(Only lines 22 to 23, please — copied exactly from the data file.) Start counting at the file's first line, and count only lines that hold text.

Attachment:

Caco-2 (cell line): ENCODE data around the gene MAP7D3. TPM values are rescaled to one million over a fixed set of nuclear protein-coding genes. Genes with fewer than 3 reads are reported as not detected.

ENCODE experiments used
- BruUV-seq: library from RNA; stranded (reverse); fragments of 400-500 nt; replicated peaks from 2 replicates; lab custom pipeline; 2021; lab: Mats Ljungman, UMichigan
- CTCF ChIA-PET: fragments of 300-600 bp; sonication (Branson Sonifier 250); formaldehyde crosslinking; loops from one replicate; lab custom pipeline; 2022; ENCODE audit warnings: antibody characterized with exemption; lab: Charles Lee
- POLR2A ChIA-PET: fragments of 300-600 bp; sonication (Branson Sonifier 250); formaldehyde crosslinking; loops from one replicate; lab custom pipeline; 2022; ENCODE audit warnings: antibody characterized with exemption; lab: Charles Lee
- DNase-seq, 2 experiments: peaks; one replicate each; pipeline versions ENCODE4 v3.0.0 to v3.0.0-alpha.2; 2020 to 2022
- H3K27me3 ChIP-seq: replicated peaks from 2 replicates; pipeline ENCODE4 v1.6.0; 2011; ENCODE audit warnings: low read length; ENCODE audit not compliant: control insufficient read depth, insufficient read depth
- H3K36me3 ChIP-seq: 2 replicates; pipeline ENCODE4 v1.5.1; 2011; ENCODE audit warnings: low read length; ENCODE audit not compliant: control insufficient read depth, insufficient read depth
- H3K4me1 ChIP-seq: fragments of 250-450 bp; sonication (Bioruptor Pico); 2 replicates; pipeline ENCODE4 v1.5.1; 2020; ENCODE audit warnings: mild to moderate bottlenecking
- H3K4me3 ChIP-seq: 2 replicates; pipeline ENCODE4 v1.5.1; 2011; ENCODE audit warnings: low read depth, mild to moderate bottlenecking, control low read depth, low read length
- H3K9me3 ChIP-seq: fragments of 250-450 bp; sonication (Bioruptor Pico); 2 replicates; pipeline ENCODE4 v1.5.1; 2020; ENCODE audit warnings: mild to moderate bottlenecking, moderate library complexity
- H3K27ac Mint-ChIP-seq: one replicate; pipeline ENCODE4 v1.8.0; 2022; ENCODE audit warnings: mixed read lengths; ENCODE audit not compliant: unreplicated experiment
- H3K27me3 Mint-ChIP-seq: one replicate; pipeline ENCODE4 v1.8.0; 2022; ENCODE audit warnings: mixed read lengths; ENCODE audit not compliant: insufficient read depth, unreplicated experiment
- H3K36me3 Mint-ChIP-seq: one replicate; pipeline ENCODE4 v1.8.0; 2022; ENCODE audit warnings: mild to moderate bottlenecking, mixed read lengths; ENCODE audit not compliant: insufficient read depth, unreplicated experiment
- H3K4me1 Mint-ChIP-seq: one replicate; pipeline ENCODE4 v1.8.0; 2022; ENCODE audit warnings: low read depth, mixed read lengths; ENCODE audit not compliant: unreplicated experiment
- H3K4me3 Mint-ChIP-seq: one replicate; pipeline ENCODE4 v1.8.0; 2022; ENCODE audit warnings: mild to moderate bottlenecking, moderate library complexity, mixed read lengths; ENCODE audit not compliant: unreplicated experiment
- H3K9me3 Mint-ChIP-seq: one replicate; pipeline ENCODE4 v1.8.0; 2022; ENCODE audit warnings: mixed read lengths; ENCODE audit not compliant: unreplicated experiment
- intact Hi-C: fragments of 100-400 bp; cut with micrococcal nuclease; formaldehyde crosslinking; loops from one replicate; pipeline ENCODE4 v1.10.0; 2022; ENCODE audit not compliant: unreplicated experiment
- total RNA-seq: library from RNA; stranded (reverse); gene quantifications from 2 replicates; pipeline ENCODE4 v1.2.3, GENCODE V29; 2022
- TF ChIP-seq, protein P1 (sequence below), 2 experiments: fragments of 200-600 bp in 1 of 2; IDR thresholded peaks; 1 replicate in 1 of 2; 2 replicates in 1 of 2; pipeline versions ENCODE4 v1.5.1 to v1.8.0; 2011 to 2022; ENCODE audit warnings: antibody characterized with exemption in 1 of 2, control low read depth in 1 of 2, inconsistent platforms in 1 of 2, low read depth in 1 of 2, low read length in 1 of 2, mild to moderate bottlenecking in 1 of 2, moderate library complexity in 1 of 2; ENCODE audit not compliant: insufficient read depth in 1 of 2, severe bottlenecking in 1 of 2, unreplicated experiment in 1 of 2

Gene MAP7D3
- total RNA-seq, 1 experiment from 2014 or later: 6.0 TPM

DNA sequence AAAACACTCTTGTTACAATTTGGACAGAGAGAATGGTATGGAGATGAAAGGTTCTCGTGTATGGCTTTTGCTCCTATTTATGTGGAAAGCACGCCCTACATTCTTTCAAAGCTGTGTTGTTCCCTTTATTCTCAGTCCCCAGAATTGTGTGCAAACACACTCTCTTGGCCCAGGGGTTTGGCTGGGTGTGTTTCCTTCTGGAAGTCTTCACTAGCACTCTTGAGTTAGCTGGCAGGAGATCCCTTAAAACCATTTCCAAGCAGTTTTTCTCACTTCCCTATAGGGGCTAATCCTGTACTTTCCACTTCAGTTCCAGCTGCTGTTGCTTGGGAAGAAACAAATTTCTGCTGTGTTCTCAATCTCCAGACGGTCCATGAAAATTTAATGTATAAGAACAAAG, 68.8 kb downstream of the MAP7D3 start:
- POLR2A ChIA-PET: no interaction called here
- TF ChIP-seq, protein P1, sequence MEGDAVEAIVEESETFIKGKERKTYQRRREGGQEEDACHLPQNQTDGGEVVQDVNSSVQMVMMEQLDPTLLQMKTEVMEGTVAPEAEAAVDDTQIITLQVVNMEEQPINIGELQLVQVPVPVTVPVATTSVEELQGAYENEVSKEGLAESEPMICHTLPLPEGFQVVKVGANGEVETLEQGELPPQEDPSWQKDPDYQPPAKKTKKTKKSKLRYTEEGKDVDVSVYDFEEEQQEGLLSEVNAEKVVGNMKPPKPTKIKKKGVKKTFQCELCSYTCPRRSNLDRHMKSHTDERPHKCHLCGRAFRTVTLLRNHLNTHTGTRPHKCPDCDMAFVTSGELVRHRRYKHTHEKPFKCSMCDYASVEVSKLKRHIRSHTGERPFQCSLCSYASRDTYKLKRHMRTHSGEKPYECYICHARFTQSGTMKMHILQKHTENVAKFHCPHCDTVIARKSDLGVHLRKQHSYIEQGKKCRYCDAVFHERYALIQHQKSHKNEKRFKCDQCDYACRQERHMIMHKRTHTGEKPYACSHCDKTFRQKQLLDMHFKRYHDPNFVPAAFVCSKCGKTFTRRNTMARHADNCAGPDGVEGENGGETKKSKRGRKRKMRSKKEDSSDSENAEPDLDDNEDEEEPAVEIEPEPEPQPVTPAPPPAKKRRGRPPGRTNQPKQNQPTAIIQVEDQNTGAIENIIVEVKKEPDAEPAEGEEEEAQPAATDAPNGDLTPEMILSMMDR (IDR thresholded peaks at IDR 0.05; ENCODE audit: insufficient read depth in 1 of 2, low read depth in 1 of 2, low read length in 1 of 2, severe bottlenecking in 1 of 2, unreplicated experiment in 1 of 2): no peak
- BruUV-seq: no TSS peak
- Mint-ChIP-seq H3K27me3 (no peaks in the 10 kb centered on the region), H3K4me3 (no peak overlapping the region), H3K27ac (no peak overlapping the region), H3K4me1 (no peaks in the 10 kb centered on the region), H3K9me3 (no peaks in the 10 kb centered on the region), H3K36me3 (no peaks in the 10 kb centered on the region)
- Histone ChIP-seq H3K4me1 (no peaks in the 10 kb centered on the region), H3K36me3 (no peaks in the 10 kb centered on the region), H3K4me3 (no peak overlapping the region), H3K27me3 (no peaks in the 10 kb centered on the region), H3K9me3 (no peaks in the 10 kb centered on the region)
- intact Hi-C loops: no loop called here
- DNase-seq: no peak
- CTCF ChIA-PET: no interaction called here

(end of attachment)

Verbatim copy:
- total RNA-seq, 1 experiment from 2014 or later: 6.0 TPM

DNA sequence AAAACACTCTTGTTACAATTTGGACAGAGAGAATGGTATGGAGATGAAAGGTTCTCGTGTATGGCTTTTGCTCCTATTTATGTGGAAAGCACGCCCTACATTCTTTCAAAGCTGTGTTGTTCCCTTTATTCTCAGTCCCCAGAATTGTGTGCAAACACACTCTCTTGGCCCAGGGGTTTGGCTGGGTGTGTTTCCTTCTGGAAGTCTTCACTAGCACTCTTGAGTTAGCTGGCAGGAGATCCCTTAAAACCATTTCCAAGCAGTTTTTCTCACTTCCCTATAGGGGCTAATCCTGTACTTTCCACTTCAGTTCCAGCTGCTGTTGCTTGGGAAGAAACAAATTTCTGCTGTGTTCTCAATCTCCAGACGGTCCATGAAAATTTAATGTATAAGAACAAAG, 68.8 kb downstream of the MAP7D3 start: